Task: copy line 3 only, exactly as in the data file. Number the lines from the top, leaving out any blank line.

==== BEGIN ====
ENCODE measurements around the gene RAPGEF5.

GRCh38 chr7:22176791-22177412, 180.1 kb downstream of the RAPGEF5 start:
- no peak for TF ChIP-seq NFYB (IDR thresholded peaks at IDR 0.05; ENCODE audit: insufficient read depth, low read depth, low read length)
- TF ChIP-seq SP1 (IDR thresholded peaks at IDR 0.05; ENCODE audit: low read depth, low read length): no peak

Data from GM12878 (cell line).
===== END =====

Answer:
- no peak for TF ChIP-seq NFYB (IDR thresholded peaks at IDR 0.05; ENCODE audit: insufficient read depth, low read depth, low read length)